Mary W. Eubanks, Adjunct Professor
Ph.D., University of North Carolina at Chapel Hill, 1977
Office Location: 064 Biological Sciences Building
Office Phone: (919) 660-7419, (919) 490-5380
Email Address: firstname.lastname@example.org
Web Page: http://www.dukemagazine.duke.edu/dukemag/issues/050606/scientist1.html
Additional Web Page: http://www.dukenews.duke.edu/2004/04/puzzle_0404.html
- Office Hours:
- By appointment
Ecology and Population Biology
Research Categories: Maize Evolution and Improvement
Current projects: Drought tolerant maize, high protein maize, insect resistant/tolerant maize, aflatoxin tolerance in maize,, nitrogen use efficiency in tolerant maize
Research Description: Maize Evolution - My research focus is the origin and evolution of maize (Zea mays L.). Today this important economic plant is grown in more countries of the world than any other crop. It has undergone such radical transformation under domestication that it can no longer survive without human intervention. The genesis and evolution of its complex genome has confounded maize geneticists and led to considerable controversy for decades. My research combines evidence from experimental breeding, archaeology, and comparative genomics to reconstruct the phylogenetic history of maize, trace its biogeographical dispersals, and understand its explosive evolution under human selection. Based on my seminal discovery that diploid perennial teosinte breaks the sterility barrier between Zea and Tripsacum, my hypothesis is that intergeneric hybridization was involved in maize domestication.
Zea-Tripsacum recombinant progeny recovered in experimental crosses closely resemble the earliest archaeological remains of maize. RFLP genotyping using 140 mapped molecular markers dispersed across the ten Zea linkage groups revealed evidence for intergeneric recombination between the two genomes. Over 20% of the maize genome is shared uniquely with Tripsacum, 36% is shared only with wild Zea, and over 43% is shared with Tripsacum and Zea. This finding supports the hybrid origin hypothesis, and is consistent with the origins of most important crop plants. Supporting evidence for a hybrid origin has recently been reported by Fu and Dooner, 2002, Proceedings of the National Academy of Sciences 99:9573 -9578; Orr, 2001, American Journal of Botany 88:363- 381, and Wilson et al. 1999, Genetics 153:453-473.
Maize Improvement - Since the Tripsacum-Zea recombinants are cross-fertile with maize, they provide a genetic bridge to move beneficial gamagrass genes into maize using conventional plant breeding methods. In a molecular marker assisted, recurrent selection breeding program, I have successfully transferred natural resistance to the worst insect pests of corn into breeding lines that are 99% maize. These corn rootworm and Eurpean corn borer resistant lines are also extremely drought tolerant. Yield tests in environmentally controlled growth chambers have shown there is no yield loss in hybrids experimentally subjected to 30% decrease in plant available water. Corn grown under the same conditions always incurs significant yield losses. During the summer of 2002, North Carolina had the worst drought in 150 years. I capitalized on this rare opportunity for a drought field test. The nursery was not irrigated all summer and the results were dramatic. None of the normal maize lines, which included drought tolerant Hopi blue corn, produced seed. All my hybrid lines had completely filled out ears!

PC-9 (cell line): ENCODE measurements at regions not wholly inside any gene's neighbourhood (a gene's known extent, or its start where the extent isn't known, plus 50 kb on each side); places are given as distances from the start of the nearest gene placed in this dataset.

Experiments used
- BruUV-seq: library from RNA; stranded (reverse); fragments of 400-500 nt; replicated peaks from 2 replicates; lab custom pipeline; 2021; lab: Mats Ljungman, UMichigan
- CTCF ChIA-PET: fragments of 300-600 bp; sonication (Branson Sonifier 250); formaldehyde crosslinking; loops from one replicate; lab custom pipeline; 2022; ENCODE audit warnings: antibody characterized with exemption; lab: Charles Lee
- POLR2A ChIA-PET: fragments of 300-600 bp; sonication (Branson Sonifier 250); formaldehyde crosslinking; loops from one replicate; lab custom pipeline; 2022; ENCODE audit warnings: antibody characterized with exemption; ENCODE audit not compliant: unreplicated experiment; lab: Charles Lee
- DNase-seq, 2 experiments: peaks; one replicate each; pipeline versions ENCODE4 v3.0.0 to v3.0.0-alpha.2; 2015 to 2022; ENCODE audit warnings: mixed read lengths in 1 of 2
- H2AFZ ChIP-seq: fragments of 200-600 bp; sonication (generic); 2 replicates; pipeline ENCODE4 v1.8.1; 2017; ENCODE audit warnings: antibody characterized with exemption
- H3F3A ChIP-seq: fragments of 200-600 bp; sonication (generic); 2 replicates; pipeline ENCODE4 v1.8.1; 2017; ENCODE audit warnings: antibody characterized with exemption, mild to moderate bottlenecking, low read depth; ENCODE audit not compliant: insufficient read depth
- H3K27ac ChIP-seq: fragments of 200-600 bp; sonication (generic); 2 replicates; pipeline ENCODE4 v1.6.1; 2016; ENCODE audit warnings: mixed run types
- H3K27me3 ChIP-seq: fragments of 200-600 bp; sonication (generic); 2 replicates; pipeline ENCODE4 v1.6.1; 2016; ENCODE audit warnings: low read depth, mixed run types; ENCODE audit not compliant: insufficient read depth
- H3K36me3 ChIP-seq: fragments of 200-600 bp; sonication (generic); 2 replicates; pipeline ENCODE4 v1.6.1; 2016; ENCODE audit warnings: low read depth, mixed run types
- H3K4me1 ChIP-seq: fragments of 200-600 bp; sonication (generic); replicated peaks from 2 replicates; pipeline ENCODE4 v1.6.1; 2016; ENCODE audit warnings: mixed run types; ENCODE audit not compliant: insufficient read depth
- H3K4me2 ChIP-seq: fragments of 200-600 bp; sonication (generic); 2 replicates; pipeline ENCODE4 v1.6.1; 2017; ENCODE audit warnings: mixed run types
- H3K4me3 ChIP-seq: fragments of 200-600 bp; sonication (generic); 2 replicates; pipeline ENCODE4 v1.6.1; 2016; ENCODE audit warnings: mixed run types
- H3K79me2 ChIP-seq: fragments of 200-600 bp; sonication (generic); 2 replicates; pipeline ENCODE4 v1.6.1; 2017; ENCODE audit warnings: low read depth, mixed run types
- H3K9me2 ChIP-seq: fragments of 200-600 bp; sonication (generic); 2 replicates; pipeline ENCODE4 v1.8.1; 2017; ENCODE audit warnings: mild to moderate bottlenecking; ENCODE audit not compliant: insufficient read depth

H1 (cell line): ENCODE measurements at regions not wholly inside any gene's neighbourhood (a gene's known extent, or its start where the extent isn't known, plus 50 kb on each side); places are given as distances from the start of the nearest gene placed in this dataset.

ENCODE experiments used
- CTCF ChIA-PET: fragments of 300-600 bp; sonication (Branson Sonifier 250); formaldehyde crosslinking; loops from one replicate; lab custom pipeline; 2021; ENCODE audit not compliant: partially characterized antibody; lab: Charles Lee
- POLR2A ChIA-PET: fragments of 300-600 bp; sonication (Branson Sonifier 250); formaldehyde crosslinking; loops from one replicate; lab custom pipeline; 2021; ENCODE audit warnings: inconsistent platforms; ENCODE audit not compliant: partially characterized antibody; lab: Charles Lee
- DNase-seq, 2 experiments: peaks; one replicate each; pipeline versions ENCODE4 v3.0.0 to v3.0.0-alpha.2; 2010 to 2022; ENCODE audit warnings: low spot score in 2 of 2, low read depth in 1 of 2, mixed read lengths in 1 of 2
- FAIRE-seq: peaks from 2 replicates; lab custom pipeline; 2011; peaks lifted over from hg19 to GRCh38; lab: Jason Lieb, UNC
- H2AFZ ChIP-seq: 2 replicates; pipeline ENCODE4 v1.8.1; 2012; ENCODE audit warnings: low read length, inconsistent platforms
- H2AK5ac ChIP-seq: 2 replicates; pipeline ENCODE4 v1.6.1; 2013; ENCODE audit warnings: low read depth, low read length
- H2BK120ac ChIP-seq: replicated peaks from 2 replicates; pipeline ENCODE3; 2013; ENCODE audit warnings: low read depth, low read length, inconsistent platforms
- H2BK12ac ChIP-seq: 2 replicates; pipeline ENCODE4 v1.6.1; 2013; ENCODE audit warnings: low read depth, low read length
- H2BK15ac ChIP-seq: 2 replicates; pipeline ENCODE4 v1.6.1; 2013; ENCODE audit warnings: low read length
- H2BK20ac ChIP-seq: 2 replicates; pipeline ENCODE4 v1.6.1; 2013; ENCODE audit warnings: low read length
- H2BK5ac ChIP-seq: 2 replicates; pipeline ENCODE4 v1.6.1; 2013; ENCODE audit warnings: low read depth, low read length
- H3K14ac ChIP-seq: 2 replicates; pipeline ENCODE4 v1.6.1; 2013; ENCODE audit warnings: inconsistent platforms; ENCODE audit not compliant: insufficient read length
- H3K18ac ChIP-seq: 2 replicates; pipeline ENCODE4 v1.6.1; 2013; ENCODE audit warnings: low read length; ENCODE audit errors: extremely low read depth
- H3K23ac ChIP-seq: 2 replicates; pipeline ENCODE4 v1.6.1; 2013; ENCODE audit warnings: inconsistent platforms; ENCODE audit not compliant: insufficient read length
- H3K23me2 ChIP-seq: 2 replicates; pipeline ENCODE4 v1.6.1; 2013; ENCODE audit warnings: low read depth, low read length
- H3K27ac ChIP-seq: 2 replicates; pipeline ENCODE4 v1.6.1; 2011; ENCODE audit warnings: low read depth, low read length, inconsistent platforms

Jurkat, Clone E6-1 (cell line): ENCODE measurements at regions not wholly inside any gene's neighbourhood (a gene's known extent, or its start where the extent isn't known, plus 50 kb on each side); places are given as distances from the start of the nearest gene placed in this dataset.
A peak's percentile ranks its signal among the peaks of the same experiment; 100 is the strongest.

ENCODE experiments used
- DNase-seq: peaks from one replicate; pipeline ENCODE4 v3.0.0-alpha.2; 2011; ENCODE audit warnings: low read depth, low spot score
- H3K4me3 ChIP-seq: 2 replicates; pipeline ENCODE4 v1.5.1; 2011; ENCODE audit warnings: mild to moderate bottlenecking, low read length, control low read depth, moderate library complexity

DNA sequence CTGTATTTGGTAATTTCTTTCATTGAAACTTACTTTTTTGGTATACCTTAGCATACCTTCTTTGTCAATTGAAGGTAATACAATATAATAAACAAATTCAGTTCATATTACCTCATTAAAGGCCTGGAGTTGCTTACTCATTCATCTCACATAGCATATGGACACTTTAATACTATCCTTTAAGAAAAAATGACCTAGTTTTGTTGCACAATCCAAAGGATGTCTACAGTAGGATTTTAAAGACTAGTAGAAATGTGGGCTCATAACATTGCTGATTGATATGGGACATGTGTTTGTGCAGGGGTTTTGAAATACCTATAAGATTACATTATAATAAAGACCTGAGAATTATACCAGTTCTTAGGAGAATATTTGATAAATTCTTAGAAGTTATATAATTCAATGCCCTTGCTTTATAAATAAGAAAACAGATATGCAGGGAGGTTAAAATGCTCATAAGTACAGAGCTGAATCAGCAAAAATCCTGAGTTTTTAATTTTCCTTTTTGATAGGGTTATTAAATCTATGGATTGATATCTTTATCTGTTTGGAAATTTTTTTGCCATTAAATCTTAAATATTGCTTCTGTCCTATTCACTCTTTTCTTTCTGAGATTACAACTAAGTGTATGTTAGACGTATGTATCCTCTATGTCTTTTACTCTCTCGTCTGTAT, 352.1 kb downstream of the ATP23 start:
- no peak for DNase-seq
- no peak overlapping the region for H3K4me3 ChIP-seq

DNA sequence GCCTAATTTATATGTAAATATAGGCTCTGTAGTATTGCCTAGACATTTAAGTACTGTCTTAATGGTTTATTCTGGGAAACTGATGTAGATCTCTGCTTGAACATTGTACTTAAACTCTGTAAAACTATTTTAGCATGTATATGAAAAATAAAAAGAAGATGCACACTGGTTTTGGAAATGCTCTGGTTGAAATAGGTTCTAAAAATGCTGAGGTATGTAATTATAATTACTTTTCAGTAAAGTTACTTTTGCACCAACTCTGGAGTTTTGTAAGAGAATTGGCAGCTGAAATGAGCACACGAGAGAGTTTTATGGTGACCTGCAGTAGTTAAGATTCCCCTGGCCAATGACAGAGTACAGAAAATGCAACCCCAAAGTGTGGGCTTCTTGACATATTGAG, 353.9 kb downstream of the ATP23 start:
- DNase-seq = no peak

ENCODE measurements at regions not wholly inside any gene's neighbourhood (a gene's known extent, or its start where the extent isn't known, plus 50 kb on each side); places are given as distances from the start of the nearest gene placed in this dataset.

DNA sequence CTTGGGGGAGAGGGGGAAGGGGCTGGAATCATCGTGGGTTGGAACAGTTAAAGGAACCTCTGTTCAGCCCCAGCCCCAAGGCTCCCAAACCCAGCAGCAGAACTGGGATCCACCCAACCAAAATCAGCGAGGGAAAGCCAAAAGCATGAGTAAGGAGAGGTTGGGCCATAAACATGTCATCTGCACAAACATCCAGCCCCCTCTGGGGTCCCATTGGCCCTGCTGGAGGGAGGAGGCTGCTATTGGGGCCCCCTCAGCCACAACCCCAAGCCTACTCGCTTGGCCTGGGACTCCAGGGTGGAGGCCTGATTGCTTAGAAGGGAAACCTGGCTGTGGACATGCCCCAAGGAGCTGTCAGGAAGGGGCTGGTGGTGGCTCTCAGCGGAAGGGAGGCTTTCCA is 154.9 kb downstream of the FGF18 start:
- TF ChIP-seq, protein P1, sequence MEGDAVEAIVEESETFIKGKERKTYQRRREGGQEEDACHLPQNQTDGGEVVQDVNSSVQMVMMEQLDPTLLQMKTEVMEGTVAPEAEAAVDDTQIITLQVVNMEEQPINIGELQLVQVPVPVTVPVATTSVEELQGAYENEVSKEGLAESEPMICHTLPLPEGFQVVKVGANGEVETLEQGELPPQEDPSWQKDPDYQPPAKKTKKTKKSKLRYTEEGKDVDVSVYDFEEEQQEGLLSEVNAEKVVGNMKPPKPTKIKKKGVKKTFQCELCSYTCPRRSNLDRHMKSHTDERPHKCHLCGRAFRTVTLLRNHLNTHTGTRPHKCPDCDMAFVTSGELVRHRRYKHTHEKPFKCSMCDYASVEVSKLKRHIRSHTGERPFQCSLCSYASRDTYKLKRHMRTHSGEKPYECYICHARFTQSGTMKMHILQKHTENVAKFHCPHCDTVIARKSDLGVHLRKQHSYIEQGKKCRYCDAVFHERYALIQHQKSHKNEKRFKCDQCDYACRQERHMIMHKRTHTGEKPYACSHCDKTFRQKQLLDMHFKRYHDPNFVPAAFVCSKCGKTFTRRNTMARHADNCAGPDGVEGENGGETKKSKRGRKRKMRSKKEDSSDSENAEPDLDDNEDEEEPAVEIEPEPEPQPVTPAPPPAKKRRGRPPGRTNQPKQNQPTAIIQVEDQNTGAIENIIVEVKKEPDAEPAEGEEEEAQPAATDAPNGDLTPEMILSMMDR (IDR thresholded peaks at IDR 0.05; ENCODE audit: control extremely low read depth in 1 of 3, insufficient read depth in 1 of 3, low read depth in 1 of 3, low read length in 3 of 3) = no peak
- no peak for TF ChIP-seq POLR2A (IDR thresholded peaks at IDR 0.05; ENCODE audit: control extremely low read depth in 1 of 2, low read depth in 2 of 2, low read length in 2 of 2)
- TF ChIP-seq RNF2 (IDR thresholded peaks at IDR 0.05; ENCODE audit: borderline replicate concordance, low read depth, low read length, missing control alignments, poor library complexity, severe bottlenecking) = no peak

Food Security - Development of maize that can perform well under targeted environmental stresses offers practical solutions for sustainable agriculture on marginally productive land areas. Drought tolerant, pest resistant corn that can be grown in low nitrogen, acid soils could be transferred into land races grown by poor subsistence farmers to alleviate hunger. A goal of the applied research is to test this model, which offers a pragmatic solution for insuring global food security as the challenges to world agricultural production accelerate with burgeoning human population growth and global climate change, in a humanitarian program for addressing hunger in developing countries.
Areas of Interest:
Plant breeding and genetics
- M. Eubanks, Corn in Clay: Maize Paleoethnobotany in Pre-Columbian Art (1999), University of Florida Press, Gainesville .
- M.W. Eubanks, Genetic bridge to utilize Tripsacum germplasm in maize improvement, Maydica, vol. 51 no. 1 (February, 2006) [abs].
- M.W. Eubanks, Contributions of Tripsacum to maize diversity, in Darwin's Harvest, edited by T. J. Motley, N. Zerega and H. Cross (2005), pp. 91-117, Columbia University Press .
- M. Eubanks, The Myterious Origin of Maize, Economic Botany, vol. 55 no. 4 (2001), pp. 492-514 .
- M. Eubanks and R. S. MacNeish, Comparative Analysis of the Río Balsas and Tehuacán Models for the Origin of Maize, Latin American Antiquity, vol. 11 no. 1 (2000), pp. 3-20 .
Other LinksFaces of Science
Other LinksCorn in Clay
Other LinksSun Dance Genetics
Duke Biology Box 90338 Durham, NC 27708 Phone: 919-660-7372 Fax: 919-660-7293